Category Archives: personal

I’ve Got Your Back

“I was normal once …”

I had the opportunity to be one of nine storytellers who crafted and shared our stories to a live and lively audience at a wonderful theater in Richmond the other night.

Here’s my story, and I’m sticking to it …

AUDIO: I’ve Got Your Back told by Tom Laughon.

My Vote’s for Topnotch and Mom

Mom’s a lifelong flag waver

Mom’s showing her true colors and at almost 93, still bleeds red, white and blue.

It is amazing when you think that she has voted in 17 general elections and her first vote was for Franklin D. Roosevelt to serve a third term. Her last vote was for Obama four years ago, and when I say last, I mean her last, because she will be sitting this one out.

Even so, I asked her who she would be voting for and she said, without really knowing the candidates’ names, “I am voting for topnotch, whoever that is.”

Mom’s a voter’s voter.

I pulled a postcard addressed to mom out of the mailbox a couple of days ago and proudly showed it to everyone I could. It compares mom’s voting record in the last five general elections with others in her neighborhood, and you can see she received the highest mark.

I wish the organization that sent the postcard would have gone back in the public records far enough to add the other 12 general elections mom voted in. She might have won a trip to Disney World!

So, today, I will be casting my vote in mom’s honor as well as to all of you who consistently exercise your right to vote. As long as you vote, and vote for topnotch, whoever that is, the red, white and blue will continue to fly above all others, it’s a gift of freedom to honor, cherish, protect and behold.

A Side Note: Mom’s home was built in 1796 which means it has been on this earth for every general election since our second president, John Adams! No telling how many votes have been cast from folks who lived in this home. I know mom, dad and my sister, Nel, sure did cast their fair share. 

Mom’s Second Thoughts About Marrying Me

Mom: You make me so happy. You always know exactly what you are doing and you do it right every time.

I really want to marry you … but, I don’t know whether that’s right or not?

Me to myself: (Wow! A moment of clarity! Finally mom’s brain is seeing reason.)

Mom: I am only six, so I’m not sure if my daddy will let me marry you.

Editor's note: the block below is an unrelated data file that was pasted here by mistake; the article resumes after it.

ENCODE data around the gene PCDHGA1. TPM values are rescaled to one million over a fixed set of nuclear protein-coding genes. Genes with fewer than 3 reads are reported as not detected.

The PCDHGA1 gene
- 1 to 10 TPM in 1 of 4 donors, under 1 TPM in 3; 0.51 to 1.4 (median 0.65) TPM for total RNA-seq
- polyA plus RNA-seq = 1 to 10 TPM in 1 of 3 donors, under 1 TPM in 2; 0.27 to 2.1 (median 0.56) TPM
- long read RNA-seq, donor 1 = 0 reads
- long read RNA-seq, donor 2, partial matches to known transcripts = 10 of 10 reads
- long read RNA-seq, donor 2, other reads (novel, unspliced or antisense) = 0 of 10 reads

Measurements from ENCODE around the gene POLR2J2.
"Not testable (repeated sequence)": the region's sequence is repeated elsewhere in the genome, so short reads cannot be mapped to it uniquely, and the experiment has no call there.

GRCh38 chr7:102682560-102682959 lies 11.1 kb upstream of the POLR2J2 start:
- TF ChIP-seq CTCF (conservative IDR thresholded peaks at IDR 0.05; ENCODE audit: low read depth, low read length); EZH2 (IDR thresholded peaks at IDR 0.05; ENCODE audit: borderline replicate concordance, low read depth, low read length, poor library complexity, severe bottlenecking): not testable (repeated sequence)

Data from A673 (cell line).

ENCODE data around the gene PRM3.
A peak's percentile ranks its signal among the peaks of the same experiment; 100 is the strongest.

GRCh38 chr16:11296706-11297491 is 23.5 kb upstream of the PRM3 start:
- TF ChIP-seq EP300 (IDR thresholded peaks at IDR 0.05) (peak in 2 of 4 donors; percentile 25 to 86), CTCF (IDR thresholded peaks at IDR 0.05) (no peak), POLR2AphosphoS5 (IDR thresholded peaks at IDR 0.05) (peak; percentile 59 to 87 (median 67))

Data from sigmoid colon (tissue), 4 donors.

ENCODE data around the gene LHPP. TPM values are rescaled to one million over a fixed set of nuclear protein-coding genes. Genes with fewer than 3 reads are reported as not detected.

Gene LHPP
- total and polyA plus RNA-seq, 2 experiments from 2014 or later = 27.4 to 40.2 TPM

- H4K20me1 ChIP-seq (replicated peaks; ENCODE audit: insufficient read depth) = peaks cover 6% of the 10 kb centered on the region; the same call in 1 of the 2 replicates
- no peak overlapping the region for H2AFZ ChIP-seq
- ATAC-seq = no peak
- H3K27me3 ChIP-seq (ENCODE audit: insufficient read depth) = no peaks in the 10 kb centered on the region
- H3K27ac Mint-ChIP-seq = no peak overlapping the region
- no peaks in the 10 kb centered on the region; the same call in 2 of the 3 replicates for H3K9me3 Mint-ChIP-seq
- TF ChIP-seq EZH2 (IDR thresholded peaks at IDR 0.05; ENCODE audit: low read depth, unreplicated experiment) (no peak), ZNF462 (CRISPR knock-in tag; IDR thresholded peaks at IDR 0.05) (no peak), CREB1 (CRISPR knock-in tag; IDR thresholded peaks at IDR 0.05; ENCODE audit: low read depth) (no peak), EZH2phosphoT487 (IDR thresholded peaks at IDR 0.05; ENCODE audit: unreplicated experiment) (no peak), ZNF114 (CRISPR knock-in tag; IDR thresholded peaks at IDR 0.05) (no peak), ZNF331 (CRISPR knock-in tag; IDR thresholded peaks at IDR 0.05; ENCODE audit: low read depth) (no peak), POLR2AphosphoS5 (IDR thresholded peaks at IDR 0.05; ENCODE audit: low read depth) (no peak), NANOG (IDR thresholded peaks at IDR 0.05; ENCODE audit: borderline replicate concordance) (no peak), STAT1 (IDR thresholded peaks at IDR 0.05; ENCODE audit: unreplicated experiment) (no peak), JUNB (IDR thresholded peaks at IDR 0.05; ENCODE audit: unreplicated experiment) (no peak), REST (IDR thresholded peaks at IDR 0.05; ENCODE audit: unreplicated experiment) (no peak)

Me to myself: (Listen to your daddy, mom. Listen to your daddy.)

Clockwise, going from the youngest, to oldest: My mom, Helen, at age six, Hunter, Berk and Fanny.

Post Script: This is not the first time mom has expressed her desire to marry me. I first wrote about this in my blog post, ‘Til Death Do Us Part, Just Not Quite the Way Mom Sees It.

And, it’s not the first time mom has said she is six: Girls Lie About Their Age

Mom’s mother died when mom was only six years old.  Mom was  the youngest of four and her mother’s sudden, unexpected death had a profound impact on her and how she has lived her life.

When her mother was carried down the steps of their home on a stretcher for the last time, she reached for my mom’s hand, held it tightly and whispered, “Be good and be strong. You are my little angel.”

And, that has been mom’s credo and mission her entire life. Be good. Be strong.

Her mother’s last words to her were, “I love you, sugar.”

Mom was raised by a brilliant, no-nonsense, God fearing, general practitioner who started his career as a horse and buggy country doctor in Richmond, Virginia. As the city grew westward, my grandfather’s practice and investments made him a wealthy man.

He loved his children, and ruled with an iron hand. He taught them values and was a pillar of strength. There was no misunderstanding my grandfather. You knew what was right and was was wrong. Good and strong were not options in this family … they were expected. 

Thanks to mom’s aunts (her mother’s sisters) she had plenty of loving, strong women who helped raise her to become both good and strong.

Her father made sure each of his children was provided for, had great educations, and knew where they were going in life. Her sister, Fanny, was a teacher before becoming a minister’ s wife. Her brother, Hunter, was a lawyer and her other brother, Berk, followed in his father’s footsteps and joined his practice before continuing his education and pursuing a career as an ophthalmologist.

Then there’s the little one, my little stick of dynamite of a mom, Helen.  She could have been a CEO for any organization in the world … she was an energy source, a  leader, a creative thinker, a visionary, my mentor and my role model. She, like her sister, married a minister, and her leadership complimented my father’s and they were an amazing team. When these two strong and good people joined forces, it was a powerful combination that made a difference in the lives and communities they served!

And, they both played leading roles in putting my younger sister, Nel, and me on this earth and guiding us to become leaders, and players on their team. Strong and good. It was embedded in our minds, hearts and souls. 

Of all the people mentioned in this Post Script, only mom and I are left standing. It is a strange feeling. An indescribable  feeling of loneliness.